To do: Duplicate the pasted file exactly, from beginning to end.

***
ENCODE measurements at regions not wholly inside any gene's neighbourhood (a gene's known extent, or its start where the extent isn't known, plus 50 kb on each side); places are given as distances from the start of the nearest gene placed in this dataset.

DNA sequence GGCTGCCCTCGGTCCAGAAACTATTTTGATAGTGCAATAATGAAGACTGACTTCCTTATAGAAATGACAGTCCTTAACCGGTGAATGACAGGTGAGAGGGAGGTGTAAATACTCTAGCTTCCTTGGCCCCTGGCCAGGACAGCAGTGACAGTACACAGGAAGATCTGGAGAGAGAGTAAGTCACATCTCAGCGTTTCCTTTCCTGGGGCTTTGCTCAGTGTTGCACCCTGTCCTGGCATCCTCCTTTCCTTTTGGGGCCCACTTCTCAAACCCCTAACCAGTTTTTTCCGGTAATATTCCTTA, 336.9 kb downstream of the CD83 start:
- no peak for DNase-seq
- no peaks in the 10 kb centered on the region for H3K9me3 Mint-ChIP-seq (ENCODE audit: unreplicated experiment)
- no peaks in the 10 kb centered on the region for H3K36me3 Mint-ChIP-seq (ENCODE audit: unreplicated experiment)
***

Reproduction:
ENCODE measurements at regions not wholly inside any gene's neighbourhood (a gene's known extent, or its start where the extent isn't known, plus 50 kb on each side); places are given as distances from the start of the nearest gene placed in this dataset.

DNA sequence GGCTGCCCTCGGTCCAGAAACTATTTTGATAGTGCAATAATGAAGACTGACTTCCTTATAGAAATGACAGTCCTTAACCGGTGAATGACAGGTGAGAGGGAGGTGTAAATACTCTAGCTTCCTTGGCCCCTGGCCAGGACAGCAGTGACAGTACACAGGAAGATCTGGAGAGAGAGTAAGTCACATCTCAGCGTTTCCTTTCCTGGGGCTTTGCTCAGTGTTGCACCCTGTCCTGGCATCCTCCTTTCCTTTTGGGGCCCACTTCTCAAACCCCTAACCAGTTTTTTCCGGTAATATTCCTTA, 336.9 kb downstream of the CD83 start:
- no peak for DNase-seq
- no peaks in the 10 kb centered on the region for H3K9me3 Mint-ChIP-seq (ENCODE audit: unreplicated experiment)
- no peaks in the 10 kb centered on the region for H3K36me3 Mint-ChIP-seq (ENCODE audit: unreplicated experiment)